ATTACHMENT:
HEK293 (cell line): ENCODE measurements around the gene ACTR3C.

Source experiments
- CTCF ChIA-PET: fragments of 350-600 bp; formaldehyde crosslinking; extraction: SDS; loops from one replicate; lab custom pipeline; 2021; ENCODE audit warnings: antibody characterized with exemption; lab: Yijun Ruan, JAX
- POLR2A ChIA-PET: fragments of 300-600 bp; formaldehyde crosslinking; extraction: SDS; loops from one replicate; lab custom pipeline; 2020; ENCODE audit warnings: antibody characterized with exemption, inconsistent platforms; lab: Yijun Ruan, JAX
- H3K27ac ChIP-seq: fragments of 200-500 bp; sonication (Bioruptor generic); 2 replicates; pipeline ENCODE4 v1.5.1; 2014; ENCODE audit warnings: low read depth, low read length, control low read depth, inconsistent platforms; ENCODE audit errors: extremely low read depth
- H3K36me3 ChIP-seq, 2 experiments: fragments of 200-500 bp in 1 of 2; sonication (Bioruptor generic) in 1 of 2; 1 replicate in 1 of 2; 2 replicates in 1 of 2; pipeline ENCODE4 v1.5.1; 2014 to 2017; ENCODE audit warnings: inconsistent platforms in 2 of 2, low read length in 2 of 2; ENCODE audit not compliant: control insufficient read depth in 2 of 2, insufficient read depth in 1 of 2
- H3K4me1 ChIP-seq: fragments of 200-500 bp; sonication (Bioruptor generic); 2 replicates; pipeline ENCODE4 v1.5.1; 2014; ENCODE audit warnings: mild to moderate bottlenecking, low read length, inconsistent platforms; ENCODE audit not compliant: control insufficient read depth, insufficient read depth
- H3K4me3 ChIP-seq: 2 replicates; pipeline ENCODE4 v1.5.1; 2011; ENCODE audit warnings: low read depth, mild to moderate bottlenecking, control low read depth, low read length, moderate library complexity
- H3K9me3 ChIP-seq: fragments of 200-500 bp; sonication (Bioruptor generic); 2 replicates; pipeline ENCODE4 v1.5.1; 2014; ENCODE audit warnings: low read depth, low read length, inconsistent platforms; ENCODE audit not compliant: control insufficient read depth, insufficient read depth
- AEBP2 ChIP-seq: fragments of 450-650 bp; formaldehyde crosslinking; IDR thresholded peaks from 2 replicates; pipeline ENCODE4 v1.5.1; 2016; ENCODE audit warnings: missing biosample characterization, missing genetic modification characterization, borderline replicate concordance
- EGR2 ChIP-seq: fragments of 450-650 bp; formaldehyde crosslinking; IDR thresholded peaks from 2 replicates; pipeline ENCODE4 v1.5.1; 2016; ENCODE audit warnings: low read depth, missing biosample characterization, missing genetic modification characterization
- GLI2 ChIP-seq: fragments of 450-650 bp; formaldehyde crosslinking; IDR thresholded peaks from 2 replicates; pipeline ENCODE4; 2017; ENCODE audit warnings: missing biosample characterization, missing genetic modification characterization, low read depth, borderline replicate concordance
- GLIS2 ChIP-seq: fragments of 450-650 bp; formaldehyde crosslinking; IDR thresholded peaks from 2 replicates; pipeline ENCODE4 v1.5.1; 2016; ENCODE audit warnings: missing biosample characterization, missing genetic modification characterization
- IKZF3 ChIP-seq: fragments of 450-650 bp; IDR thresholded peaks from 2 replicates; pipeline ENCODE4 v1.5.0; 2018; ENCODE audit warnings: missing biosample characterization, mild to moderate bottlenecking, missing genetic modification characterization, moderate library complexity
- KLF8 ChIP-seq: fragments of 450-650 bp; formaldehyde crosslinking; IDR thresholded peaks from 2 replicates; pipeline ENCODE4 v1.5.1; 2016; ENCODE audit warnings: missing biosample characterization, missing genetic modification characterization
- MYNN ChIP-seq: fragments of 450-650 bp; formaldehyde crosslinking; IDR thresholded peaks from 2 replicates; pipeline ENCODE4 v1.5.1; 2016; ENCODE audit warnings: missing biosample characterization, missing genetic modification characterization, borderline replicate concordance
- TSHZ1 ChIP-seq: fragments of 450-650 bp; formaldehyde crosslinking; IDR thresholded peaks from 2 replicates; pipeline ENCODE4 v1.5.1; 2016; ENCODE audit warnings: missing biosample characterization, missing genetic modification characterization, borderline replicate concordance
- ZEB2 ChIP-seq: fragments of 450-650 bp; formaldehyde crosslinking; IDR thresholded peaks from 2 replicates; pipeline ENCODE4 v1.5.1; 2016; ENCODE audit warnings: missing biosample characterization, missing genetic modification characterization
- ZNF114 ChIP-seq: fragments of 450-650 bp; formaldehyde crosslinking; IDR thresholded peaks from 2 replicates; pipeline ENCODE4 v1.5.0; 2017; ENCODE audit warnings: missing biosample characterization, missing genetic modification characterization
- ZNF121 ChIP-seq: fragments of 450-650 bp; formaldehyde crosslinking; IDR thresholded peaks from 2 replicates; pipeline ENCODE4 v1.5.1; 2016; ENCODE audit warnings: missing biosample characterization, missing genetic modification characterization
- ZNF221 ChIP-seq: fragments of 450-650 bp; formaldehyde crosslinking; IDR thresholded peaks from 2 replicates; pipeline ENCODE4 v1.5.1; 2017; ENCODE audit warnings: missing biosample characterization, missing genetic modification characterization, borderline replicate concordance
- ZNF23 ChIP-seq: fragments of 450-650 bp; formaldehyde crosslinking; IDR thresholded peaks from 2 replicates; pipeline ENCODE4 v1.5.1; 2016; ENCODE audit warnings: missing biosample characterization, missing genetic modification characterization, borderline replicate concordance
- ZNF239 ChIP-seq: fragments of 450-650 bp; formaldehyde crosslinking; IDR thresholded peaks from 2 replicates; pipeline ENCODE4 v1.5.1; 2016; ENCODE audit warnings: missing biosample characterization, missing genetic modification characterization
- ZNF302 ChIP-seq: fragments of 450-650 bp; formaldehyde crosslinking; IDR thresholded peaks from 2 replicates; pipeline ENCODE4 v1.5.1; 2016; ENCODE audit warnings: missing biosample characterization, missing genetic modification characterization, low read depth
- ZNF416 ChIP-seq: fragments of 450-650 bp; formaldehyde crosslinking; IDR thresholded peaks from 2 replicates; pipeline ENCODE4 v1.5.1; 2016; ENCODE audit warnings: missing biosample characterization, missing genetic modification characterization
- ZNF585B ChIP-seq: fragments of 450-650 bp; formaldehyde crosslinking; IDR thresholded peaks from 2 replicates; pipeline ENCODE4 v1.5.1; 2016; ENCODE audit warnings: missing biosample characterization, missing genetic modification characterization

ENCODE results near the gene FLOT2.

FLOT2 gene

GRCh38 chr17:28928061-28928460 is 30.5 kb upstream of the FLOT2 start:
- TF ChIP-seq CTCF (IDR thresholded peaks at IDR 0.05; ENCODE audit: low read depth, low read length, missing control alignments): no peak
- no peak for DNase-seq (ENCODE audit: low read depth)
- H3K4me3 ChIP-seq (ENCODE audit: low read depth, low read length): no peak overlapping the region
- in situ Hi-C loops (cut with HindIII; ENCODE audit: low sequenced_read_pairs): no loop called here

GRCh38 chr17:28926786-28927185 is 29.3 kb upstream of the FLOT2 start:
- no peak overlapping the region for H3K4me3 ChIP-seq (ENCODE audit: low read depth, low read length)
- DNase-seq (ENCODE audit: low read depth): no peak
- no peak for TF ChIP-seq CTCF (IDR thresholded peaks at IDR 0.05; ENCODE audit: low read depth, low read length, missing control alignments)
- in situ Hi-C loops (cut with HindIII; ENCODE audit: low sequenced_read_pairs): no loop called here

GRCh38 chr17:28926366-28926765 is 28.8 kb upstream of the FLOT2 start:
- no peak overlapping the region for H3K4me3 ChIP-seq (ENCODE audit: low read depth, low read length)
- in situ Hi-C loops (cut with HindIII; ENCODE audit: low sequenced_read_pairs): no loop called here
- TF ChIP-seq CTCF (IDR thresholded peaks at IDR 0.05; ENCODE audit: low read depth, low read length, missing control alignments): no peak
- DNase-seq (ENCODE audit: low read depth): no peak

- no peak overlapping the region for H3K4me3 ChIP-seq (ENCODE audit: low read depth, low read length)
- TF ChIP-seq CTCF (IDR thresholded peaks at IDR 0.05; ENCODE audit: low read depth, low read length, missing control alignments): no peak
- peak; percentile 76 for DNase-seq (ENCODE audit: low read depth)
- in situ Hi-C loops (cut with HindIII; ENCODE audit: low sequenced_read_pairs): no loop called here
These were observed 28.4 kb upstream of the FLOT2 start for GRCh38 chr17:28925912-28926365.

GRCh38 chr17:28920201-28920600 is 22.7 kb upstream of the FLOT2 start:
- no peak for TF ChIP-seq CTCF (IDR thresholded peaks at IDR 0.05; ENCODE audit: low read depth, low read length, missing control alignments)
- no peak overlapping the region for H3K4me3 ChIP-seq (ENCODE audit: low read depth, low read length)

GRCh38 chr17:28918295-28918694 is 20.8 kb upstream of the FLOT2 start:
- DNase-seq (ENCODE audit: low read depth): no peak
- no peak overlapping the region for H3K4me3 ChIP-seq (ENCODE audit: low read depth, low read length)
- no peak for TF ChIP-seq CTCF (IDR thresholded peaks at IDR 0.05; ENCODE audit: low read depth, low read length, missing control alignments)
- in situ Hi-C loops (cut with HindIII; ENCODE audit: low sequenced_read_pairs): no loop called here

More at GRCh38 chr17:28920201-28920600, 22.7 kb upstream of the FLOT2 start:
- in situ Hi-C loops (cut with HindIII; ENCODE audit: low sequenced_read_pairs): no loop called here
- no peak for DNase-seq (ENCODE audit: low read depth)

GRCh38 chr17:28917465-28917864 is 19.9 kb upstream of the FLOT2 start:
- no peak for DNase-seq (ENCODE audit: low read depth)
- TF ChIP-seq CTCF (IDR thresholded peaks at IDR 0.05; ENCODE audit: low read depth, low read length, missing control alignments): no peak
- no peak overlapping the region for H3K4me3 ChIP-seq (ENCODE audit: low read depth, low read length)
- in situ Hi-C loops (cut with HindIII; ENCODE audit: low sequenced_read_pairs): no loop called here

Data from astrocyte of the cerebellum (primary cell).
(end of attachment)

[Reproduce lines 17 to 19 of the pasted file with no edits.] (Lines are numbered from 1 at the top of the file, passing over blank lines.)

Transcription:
- TSHZ1 ChIP-seq: fragments of 450-650 bp; formaldehyde crosslinking; IDR thresholded peaks from 2 replicates; pipeline ENCODE4 v1.5.1; 2016; ENCODE audit warnings: missing biosample characterization, missing genetic modification characterization, borderline replicate concordance
- ZEB2 ChIP-seq: fragments of 450-650 bp; formaldehyde crosslinking; IDR thresholded peaks from 2 replicates; pipeline ENCODE4 v1.5.1; 2016; ENCODE audit warnings: missing biosample characterization, missing genetic modification characterization
- ZNF114 ChIP-seq: fragments of 450-650 bp; formaldehyde crosslinking; IDR thresholded peaks from 2 replicates; pipeline ENCODE4 v1.5.0; 2017; ENCODE audit warnings: missing biosample characterization, missing genetic modification characterization